I spent seven months working at Culham Centre for Fusion Energy (CCFE), where the tokamak JET is, working at my Master Thesis. I have been mostly improving and debugging a software aimed at issuing a benchmark of a model dealing with the plasma edge instabilities against experimental time series coming from the magnetic diagnostics of JET.
A model on ELMS
The model tries to reproduce the shape of the plasma edge instabilities and in particular the Type-I Edge Localised Modes (ELMs): ELMs are sudden eruptions from the edge of the plasma and Type-I ELMs may lead to confinement degradation and ablation of the divertor in a device as large as ITER. The key idea behind the model is to understand how much of the shape of the ELMs can be derived just from simple symmetry arguments.
Moreover, this is a simplified model which has the advantage of being computationally agile and so usable in a real time feedback device. In order to do so the discrete-time experimental observations must be handled as they come and fitted throughout the model forecasts to give a reasonable guess of the state of the system at every time. Producing such a guess is called an “assimilation” and it is exactly what our software does. The tools I have been learning about mainly concern the physics of the ELMs and the Bifurcation Theory for what concerns the model. The software is based on a Bayesian assimilation method called Ensemble Kalman Filter (EnKF), which required some notions of Bayesian Statistics and some reading on the EnKF itself. As the code is written in Python, also some preliminary training on this language was required.
Working in Culham...
I was supervised by a researcher of the CCFE – Dr. Wayne Arter – who is also the author of the model to whose future validation I contributed. This was the first interesting point in going to Culham: I had a stunning occasion to see how the actual research is performed. Culham is strongly recommendable also because it is full of young students mostly coming from the main English universities and so I could find many young researchers and a well-equipped environment, very much adequate to host a Master student on a Thesis (friendly people, cheap canteen, shared office with own computer…). Thirdly, the location is really enjoyable because – luckily enough – there is no spare room to live in Culham village. This was a wonderful chance to share a household in Oxford, where many young and very different people can live together.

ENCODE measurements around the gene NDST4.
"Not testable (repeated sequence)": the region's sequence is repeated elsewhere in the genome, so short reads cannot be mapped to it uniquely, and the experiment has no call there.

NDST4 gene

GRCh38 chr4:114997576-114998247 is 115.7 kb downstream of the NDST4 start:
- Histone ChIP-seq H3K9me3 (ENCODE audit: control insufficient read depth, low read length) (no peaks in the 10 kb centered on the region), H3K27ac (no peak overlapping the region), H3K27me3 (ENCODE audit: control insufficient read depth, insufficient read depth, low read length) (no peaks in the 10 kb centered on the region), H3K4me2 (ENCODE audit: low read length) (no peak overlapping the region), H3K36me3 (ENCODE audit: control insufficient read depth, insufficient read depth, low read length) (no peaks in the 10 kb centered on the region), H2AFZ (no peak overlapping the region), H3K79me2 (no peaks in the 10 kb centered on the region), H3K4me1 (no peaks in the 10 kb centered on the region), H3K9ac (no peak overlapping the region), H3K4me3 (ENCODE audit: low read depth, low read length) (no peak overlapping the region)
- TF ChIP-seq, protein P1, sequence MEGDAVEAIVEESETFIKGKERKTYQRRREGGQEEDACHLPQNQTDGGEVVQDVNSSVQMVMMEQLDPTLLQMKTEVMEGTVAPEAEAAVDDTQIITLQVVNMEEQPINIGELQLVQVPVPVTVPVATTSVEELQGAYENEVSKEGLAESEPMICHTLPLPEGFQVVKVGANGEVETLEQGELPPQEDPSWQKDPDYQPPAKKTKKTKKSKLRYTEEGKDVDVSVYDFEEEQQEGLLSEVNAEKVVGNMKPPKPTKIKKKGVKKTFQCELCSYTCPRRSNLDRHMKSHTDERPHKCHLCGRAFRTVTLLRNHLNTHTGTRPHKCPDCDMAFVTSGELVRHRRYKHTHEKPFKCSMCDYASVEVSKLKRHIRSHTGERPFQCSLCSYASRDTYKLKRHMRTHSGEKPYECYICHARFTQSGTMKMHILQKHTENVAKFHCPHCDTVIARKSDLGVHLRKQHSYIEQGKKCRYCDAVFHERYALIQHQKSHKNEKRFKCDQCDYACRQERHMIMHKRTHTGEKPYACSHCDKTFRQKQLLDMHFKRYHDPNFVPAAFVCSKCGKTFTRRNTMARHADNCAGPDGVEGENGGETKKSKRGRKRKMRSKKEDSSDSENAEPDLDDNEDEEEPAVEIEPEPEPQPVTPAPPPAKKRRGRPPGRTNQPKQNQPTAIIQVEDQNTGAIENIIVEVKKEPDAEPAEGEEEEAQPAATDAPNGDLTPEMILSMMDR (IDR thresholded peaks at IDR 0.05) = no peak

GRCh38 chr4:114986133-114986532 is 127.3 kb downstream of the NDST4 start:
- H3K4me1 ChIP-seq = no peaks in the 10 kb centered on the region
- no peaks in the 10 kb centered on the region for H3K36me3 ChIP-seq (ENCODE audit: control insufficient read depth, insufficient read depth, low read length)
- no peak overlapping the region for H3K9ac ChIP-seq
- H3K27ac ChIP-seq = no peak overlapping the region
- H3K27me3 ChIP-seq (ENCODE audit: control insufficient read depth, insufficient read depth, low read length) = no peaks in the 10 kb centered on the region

...and living in Oxford
Just in my house there were two professionals from China and Venezuela, a PhD from Mexico and a Postdoc from the USA (and two rabbits: the only British minority in the house). Being somehow forced to live with and talk to people whose stories were so different from my one is perhaps the most important heritage of this experience. Now I know something of very different ways of living, of thinking, of the variety of troubles and joys that affect your life if you are born here rather than there.
Also, being in Oxford from April to November allowed me to fully enjoy the outdoors: Oxford has many parks and river Thames spreads into many small canals where on sunny days I liked going punting. Not last, every house has a backyard: in particular I managed to grow some beans and three giant sunflowers (all facing the neighbour’s garden, unfortunately - see below). On evenings, I would hang out with colleagues at pubs (there are many and some are really beautiful) or go to public lectures. Once in a while, especially when I had guests I would have cream tea with scones which is a must-do if you go to England.
I am very thankful to FuseNet, EUROfusion and the European Union itself for this wonderful chance to meet different points of view and learn more about this interesting European Country.
- Luca Spinicci